The 7400 glass slides and negatives owned by Museum Vrolik have mostly been used to teach anatomy during the first half of the twentieth century. Many slides are photographs of images from books, but some of them are old X-ray pictures or photographs of museum collection (such as skulls). A second collection of glass slides was used by the dentist Grevers for the purposes of research and education.
Museum Vrolik manages a collection of about 200 special objects that are significant to the history of the Amsterdam University Medical Center and its forerunners. Examples include the old bell, historical stretchers, crockery and unique photo books of medical professors of some of the former hospitals of Amsterdam.
Our dentistry collection has been put together by dentists Grevers and De Jonge Cohen, and by the anatomist Bolk. The Grevers collection consists of 30 shelves of wax plates with teeth affected by diseases, plus a small number of skulls, historical dentures and forceps. De Jonge Cohen collected 260 plaster casts of abnormal teeth and Bolk collected 350 jaws with dental anomalies.
Museum Vrolik’s collection of instruments consists, for the most part, of roughly 500 instruments that have been used for the practical study of physiology at Amsterdam University during the first half of the twentieth century. A smaller collection consists of instruments for embryological research, such as microtomes and microscopes.
The osteological collection of Museum Vrolik consists of 3300 bones and is one of the museum’s largest collections. The oldest skeletal remains are those acquired by Hovius, Bonn and Gerard Vrolik. They mostly consist of bones that have been affected by diseases such as syphilis, TB and rickets. In addition, there are 1150 human skulls, including 330 ‘racial’ skulls acquired by father and son Vrolik and Bolk to do research on the alleged existence of human ‘races’.
Museum Vrolik manages a collection of 840 anatomical preparations of foetuses and newborns, most of which have congenital defects. This collection is relatively small, but strongly characterizes the nature of the museum. The anatomist who acquired the most congenital malformations was Willem Vrolik. Not only did he preserve foetuses as wet specimens, he also prepared dried skeletons and skulls.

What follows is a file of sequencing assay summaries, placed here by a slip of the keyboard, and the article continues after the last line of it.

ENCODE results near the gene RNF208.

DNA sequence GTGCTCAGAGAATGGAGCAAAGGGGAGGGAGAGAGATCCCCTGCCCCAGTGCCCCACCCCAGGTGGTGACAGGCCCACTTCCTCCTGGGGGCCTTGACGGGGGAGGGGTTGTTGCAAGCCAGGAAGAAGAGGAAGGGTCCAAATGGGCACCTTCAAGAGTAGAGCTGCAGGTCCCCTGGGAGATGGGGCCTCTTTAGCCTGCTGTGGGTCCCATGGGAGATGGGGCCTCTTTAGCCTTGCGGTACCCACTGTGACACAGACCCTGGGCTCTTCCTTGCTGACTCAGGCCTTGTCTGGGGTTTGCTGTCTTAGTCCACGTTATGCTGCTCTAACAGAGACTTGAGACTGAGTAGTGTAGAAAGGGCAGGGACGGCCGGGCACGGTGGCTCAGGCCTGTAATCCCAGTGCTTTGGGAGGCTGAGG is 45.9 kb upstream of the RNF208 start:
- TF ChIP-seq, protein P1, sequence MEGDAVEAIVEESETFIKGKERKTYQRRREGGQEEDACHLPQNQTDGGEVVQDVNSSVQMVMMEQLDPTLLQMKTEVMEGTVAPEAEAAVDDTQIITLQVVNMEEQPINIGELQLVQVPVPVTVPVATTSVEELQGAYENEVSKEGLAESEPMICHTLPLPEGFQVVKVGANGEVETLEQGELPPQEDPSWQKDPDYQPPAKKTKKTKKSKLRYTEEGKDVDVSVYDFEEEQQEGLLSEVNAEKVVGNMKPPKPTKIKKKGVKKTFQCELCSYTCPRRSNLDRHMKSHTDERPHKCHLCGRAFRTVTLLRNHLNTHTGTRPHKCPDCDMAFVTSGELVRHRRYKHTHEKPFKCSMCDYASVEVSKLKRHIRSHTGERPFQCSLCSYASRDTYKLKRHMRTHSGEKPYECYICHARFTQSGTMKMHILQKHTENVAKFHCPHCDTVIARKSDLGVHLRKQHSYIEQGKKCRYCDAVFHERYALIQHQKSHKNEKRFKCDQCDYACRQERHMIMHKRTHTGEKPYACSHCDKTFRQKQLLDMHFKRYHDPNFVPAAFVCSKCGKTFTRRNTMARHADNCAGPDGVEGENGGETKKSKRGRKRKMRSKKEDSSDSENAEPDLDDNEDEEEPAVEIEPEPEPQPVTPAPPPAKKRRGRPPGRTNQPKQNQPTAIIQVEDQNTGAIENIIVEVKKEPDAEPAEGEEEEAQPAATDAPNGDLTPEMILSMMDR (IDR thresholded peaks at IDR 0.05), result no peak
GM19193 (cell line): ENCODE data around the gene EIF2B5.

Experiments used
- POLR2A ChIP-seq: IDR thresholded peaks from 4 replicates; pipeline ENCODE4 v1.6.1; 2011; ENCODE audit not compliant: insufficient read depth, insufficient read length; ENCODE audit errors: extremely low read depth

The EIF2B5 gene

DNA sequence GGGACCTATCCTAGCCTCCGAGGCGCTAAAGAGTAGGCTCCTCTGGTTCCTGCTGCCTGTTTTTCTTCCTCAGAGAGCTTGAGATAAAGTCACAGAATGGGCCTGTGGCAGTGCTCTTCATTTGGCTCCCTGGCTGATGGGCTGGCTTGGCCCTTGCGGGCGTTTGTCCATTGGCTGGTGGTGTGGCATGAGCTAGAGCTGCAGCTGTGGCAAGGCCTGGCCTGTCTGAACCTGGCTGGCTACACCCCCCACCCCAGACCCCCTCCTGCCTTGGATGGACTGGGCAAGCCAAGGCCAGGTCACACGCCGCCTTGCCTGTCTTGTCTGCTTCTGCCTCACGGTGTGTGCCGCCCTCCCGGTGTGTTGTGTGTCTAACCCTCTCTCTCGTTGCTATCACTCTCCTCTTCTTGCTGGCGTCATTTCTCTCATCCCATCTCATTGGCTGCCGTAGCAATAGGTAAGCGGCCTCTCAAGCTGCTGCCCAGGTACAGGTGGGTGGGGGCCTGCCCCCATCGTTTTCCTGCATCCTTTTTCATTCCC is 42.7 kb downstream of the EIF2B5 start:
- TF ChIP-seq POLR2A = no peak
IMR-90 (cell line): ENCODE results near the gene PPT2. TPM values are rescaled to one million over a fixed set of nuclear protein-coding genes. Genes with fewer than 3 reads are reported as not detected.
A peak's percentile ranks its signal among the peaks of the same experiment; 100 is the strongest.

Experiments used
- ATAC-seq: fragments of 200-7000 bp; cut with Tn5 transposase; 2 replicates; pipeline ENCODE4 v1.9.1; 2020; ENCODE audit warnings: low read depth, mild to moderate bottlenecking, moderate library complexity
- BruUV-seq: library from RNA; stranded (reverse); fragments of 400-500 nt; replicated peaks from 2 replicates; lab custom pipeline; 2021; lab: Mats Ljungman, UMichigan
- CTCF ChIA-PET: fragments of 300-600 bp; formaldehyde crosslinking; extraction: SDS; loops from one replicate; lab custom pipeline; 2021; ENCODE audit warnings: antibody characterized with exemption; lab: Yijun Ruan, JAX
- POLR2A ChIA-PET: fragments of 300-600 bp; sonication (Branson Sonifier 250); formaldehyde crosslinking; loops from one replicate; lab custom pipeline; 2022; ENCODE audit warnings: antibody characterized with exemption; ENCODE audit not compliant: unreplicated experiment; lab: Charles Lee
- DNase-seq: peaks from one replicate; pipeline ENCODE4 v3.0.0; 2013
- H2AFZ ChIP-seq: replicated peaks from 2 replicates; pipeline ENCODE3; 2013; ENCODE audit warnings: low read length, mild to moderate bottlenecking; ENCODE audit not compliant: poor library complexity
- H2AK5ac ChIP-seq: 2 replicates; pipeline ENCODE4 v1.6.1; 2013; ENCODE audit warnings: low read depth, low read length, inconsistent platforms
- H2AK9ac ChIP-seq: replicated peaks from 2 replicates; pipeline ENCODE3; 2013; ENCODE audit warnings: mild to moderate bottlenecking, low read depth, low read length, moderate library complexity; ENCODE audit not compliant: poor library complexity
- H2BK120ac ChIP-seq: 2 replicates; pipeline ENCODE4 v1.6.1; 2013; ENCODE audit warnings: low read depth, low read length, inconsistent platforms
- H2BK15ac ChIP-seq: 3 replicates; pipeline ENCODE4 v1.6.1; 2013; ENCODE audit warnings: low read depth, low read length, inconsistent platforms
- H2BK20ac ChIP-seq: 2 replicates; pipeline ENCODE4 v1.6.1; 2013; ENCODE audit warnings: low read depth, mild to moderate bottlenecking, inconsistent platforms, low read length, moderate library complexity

The most important collectors of animal skeletons and skulls were father and son Vrolik and their successors Berlin, Fürbringer, Ruge and Bolk. Bolk alone was able to amass a collection of 740 monkey skulls. Since 2018, Museum Vrolik manages the collection of the zoological lab of the University of Amsterdam. The oldest pieces in this collection are Beauchêne skulls, or ‘exploded skulls’, of animals (see photo) that Willem Vrolik purchased in 1856.
The oldest animal specimens are part of the Vrolik collection and were largely collected by Willem. Most of them were obtained from the Amsterdam zoo, ‘Artis’. The anatomists Berlin, Fürbringer, Ruge and Bolk collected a large number of animal specimens as well. Since 2018, Museum Vrolik manages a collection of 1550 animal specimens from the zoological lab of the University of Amsterdam. Zoologist Max Weber was the most famous contributor.
The 1230 human anatomical preparations are the core collection of Museum Vrolik and were obtained between approximately 1750 and 1954. The oldest preparations, examples of pathological anatomy, were part of the collections of Bonn, Gerard Vrolik and the Amsterdam Klinische (‘clinical’) School ( 1835-1865). Later, Fürbringer, Ruge, Bolk and Woerdeman added preparations of gross anatomy for teaching purposes.
The 1620 plant specimens in fluid that were donated to Museum Vrolik in 2021 were collected by professors of botany, such as Gerard Vrolik, Oudemans and De Vries. The plants were obtained from the Hortus Botanicus in Amsterdam, which for centuries served as the centre of botany in Amsterdam. The collection includes a number of evening primrose specimens, collected by De Vries as part of his world-famous research on mutations.
The oldest plaster casts of the collection are casts of diseased body parts. Additionally, the museum owns 150 purchased plaster models of fossil hominid skulls, and 55 anatomy models, 18 of which were made by Blumenthal. The anthropological plaster models deserve a special mention: 17 ‘race busts’ acquired by Willem Vrolik and 140 plaster masks of inhabitants of Nias and Sumatra that were given to the museum by Kleiweg de Zwaan.
The collection of brain slices consists of about 22,000 wafer-thin slices of coloured brain tissue of many different types of vertebrates, kept in 1760 drawers. The collection was amassed between 1909 and 1945 by C.U. Ariëns Kappers, the first director of the Netherlands Central Institute for Brain Research (now: Netherlands Institute For Neuroscience). He also collected animal brains preserved in liquid. The collection was donated to Museum Vrolik by the Institute For Neuroscience in 2015.
Most of the 410 wax models owned by Museum Vrolik were used for education and research on the development of the embryo. Many of the models were bought between 1868 and 1930 from model maker Ziegler in Germany. From 1906 onwards, the anatomical assistants made their own embryo models by stacking thin slices of beeswax. Finally, Museum Vrolik owns five spectacular wax models of complete human torsos.